Woody Allen’s maturity problem
Several months ago, I watched Woody Allen’s 1979 film “Manhattan” for the first time since I was in my 20s and for perhaps the 10th time total.
“He adored New York City,” Allen’s character, Isaac Davis, says in voice-over in the opening lines. “He idolized it all out of proportion.”
Once upon a time, I idolized this movie all out of proportion. Though I was too young to see it when it was first released, I became obsessed with its Gershwin soundtrack and black-and-white, wide-screen cinematography in high school, right around the time I began romanticizing some mythic notion of becoming a New York sophisticate.
And in my mind, no one was more sophisticated than the high-strung, Sontagian journalist played by Diane Keaton, who dates a married Columbia professor named Yale before she falls for Isaac.
What could be better than wandering around the Guggenheim on weekends and dining at Elaine’s and casually mentioning that Mahler is totally overrated? To me, these weren’t just characters, they were templates for my future self. They were the exact opposite of suburban teenagers like me. This was a movie for and about the kind of grown-up I wanted to be.
But when I saw it this last time, I was only a few minutes into it before I began feeling embarrassed for my younger self. The dialogue I’d practically memorized in my youth now made me cringe in places. Sparkling though it was, Allen’s efforts to poke fun at the pretensions of urban intellectuals were far less subtle than I’d remembered.
Keaton’s character pronounced Van Gogh “Van Gock.” She used terms like “textural” and “negative capability” and sounded like a first-year art student rather than a seasoned journalist. Allen’s signature ticks and stammers made his performance more cartoonish than nerdy cool.
I suddenly realized I’d had everything backward. These characters were not sophisticated as much as they were expressions of what a young, relatively naive person imagines sophistication to be. This was not a movie for adults but for precocious teenagers. Teenagers a little like the 17-year-old in the movie, Tracy, who, in a storyline that would foreshadow Allen’s life, was 42-year-old Isaac’s other girlfriend.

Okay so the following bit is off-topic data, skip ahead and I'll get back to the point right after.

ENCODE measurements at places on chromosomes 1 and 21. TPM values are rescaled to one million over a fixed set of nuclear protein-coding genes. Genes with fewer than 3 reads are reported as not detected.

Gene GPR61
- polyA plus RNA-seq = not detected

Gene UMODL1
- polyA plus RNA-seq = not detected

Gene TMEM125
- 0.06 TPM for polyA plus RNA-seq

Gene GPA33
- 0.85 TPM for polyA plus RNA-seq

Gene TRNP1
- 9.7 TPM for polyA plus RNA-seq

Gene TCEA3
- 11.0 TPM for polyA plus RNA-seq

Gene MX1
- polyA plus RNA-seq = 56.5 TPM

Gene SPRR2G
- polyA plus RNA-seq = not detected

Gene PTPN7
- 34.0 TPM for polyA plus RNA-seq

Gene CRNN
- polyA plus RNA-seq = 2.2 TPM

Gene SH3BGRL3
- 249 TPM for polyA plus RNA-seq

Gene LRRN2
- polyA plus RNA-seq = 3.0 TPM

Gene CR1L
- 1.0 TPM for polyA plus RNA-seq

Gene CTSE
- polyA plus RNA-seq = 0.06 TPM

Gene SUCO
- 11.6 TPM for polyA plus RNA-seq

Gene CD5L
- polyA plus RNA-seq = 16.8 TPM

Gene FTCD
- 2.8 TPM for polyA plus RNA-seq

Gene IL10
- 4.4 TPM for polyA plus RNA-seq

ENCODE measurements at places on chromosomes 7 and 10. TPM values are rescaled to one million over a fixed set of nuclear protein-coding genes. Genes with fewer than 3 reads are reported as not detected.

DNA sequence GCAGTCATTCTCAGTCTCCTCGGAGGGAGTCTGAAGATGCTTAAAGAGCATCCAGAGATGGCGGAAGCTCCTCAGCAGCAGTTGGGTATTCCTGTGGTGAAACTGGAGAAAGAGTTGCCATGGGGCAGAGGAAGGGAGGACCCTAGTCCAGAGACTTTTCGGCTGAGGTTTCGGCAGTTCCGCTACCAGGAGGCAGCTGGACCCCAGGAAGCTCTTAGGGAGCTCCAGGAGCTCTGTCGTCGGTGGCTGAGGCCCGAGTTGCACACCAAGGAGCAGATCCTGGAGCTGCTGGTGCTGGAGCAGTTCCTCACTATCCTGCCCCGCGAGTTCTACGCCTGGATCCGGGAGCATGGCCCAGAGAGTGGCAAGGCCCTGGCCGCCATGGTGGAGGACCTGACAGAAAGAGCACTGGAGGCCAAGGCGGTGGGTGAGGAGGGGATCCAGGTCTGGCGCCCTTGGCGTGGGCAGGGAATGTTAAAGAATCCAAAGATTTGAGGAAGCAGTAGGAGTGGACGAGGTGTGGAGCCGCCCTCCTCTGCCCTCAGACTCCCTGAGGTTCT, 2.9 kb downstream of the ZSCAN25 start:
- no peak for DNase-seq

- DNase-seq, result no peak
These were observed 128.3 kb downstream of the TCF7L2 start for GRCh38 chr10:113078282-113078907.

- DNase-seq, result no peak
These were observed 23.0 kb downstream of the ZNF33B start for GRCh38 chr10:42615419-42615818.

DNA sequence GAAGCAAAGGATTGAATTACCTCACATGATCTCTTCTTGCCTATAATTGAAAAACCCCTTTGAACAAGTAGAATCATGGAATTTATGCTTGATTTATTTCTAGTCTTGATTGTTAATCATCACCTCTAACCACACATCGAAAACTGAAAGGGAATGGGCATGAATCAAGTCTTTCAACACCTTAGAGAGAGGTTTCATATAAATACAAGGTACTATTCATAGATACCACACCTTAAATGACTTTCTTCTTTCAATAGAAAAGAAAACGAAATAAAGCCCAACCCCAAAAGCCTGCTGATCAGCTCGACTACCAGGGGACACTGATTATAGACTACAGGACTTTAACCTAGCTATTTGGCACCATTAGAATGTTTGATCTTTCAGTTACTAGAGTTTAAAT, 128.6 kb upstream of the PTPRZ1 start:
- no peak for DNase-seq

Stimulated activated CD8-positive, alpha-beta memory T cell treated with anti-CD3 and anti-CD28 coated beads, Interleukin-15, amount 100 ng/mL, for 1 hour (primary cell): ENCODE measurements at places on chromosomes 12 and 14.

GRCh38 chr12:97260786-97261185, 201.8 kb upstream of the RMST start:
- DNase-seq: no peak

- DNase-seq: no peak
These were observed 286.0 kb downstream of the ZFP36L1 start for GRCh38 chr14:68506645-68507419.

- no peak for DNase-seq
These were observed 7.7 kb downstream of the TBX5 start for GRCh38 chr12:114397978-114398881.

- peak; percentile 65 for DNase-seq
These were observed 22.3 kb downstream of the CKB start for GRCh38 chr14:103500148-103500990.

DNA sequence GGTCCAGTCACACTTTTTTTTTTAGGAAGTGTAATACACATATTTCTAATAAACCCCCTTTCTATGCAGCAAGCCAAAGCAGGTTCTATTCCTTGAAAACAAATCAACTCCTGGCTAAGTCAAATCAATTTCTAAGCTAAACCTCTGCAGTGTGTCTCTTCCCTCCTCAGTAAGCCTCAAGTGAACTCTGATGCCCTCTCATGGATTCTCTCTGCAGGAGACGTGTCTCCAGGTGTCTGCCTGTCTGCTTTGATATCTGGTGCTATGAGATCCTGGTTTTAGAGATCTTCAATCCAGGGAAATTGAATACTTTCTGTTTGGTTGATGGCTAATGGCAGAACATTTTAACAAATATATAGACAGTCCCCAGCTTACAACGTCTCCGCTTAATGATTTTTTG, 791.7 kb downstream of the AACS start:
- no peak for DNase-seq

Seventeen was the age I was when my enthusiasm for “Manhattan” probably reached its peak. Even so, I was too busy idolizing Keaton’s character to think much about whether statutory rape was a factor between Tracy and Isaac. But watching the film today, I was struck not just by the creepiness of that relationship but also by the utter nonchalance with which the film’s other characters greeted it.
“I don’t think she’s too young,” says Yale’s earnest, seemingly sensible wife as they arrive home from a double date in which Isaac’s girlfriend has announced that she has homework to do. Even Keaton’s character, a feminist erupting with opinions, essentially regards Isaac’s relationship with the girl as an endearing quirk.
Granted, attitudes about sexual power dynamics were different in 1979. It’s telling that most reviews of “Manhattan” saw the relationship as titillating — even funny — rather than abusive. Still, Allen, realist (albeit sometimes magical realist) auteur though he’s purported to be, has always been more the mastermind of his own peculiar fantasy genre, one in which struggling artists live in multimillion-dollar lofts, people use terms like “negative capability” while keeping a straight face, and middle-aged male nebbishes are irresistible to women of all ages.
Given those motifs — and given the degree to which they’ve become more exaggerated over the course of his career — you could argue that the adolescent energy Allen brought to early films like “Bananas” and “Take the Money and Run” never really matured into a bona fide adult sensibility. There’s a perverse logic, then, to his fixation on teenage girls. He’s in many ways still a teenager himself.
I’m not going to dip my toe too far into the roiling waters stirred up by Allen’s daughter’s statement Sunday that he sexually abused her as a child. There are already far more opinions floating around than facts. But I do think there’s something to be said for the ways in which the scandal forces his fans, particularly fans of “classics” such as “Manhattan,” to take a hard look at what it was we found so captivating about the worlds he created.
Whatever it was I thought “Manhattan” explained and promised, whatever it was I thought I wanted, it was clearly out of proportion to what was actually there.
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